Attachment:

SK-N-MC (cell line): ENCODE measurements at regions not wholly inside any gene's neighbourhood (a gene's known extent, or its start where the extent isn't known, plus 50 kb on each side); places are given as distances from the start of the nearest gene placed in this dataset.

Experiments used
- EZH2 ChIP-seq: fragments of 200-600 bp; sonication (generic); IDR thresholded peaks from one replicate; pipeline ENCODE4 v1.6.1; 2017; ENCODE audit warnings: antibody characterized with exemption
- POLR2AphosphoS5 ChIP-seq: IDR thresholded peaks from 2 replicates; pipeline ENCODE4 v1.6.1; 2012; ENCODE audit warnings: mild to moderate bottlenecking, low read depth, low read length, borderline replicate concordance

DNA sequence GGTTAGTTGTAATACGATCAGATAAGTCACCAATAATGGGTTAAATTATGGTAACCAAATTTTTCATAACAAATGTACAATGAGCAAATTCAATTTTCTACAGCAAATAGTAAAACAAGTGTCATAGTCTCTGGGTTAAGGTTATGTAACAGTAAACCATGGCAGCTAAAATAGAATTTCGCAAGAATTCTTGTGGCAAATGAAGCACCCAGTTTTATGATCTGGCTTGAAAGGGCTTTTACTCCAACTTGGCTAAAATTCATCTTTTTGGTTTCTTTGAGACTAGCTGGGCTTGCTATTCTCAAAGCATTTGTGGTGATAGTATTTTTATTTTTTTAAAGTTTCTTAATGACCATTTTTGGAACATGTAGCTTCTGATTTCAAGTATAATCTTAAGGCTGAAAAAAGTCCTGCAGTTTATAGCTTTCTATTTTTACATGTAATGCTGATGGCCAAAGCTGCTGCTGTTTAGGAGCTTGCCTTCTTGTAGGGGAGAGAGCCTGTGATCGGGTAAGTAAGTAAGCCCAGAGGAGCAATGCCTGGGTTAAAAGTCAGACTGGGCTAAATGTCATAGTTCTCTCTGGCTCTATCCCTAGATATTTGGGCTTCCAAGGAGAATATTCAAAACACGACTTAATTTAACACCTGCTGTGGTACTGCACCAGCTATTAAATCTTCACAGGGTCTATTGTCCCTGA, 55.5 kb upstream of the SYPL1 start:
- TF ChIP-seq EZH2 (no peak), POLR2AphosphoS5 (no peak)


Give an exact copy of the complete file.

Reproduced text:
SK-N-MC (cell line): ENCODE measurements at regions not wholly inside any gene's neighbourhood (a gene's known extent, or its start where the extent isn't known, plus 50 kb on each side); places are given as distances from the start of the nearest gene placed in this dataset.

Experiments used
- EZH2 ChIP-seq: fragments of 200-600 bp; sonication (generic); IDR thresholded peaks from one replicate; pipeline ENCODE4 v1.6.1; 2017; ENCODE audit warnings: antibody characterized with exemption
- POLR2AphosphoS5 ChIP-seq: IDR thresholded peaks from 2 replicates; pipeline ENCODE4 v1.6.1; 2012; ENCODE audit warnings: mild to moderate bottlenecking, low read depth, low read length, borderline replicate concordance

DNA sequence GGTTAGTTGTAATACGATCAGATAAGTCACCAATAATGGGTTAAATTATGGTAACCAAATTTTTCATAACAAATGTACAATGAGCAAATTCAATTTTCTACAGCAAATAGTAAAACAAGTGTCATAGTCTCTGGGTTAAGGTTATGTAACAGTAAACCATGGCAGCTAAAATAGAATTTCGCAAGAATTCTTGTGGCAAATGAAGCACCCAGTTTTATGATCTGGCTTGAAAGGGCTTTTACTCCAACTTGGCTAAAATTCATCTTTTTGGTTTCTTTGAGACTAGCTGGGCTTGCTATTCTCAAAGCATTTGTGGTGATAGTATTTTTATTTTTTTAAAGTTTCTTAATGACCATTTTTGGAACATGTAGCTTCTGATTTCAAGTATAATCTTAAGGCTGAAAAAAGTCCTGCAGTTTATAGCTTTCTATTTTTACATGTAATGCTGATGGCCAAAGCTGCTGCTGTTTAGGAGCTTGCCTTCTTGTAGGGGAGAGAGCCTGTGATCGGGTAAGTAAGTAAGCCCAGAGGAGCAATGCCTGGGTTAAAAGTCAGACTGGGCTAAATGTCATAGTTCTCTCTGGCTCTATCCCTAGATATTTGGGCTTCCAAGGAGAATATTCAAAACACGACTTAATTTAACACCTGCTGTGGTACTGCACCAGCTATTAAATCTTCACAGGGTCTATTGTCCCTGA, 55.5 kb upstream of the SYPL1 start:
- TF ChIP-seq EZH2 (no peak), POLR2AphosphoS5 (no peak)